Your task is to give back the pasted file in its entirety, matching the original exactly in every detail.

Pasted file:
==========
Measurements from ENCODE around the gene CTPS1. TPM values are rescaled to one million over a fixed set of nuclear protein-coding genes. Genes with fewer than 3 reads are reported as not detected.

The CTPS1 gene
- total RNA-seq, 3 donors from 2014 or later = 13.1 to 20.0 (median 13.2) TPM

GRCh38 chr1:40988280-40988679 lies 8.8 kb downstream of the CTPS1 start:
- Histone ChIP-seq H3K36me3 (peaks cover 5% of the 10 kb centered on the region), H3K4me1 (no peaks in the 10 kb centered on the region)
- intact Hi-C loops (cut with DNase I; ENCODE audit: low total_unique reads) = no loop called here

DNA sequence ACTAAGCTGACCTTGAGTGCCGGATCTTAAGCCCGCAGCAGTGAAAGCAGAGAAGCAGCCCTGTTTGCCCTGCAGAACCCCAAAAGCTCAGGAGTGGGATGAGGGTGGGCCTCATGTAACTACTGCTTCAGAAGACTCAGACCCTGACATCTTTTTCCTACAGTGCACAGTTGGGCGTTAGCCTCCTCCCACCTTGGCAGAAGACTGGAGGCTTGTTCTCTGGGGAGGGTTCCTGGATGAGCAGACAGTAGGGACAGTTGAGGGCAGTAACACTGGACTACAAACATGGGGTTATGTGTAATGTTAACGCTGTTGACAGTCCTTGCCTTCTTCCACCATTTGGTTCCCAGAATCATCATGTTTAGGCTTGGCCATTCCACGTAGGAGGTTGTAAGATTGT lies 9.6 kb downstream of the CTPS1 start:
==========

Measurements from ENCODE around the gene CTPS1. TPM values are rescaled to one million over a fixed set of nuclear protein-coding genes. Genes with fewer than 3 reads are reported as not detected.

The CTPS1 gene
- total RNA-seq, 3 donors from 2014 or later = 13.1 to 20.0 (median 13.2) TPM

GRCh38 chr1:40988280-40988679 lies 8.8 kb downstream of the CTPS1 start:
- Histone ChIP-seq H3K36me3 (peaks cover 5% of the 10 kb centered on the region), H3K4me1 (no peaks in the 10 kb centered on the region)
- intact Hi-C loops (cut with DNase I; ENCODE audit: low total_unique reads) = no loop called here

DNA sequence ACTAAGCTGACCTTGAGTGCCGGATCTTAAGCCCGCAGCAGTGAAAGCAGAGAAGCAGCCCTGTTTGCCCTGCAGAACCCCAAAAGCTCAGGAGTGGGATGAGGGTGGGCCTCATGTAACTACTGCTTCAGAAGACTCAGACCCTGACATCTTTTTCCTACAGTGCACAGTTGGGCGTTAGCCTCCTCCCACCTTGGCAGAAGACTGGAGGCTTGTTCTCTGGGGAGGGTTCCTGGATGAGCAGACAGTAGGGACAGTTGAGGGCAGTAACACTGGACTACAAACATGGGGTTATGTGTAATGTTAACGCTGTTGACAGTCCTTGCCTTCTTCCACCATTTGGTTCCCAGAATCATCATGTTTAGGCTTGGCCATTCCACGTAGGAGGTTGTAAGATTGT lies 9.6 kb downstream of the CTPS1 start: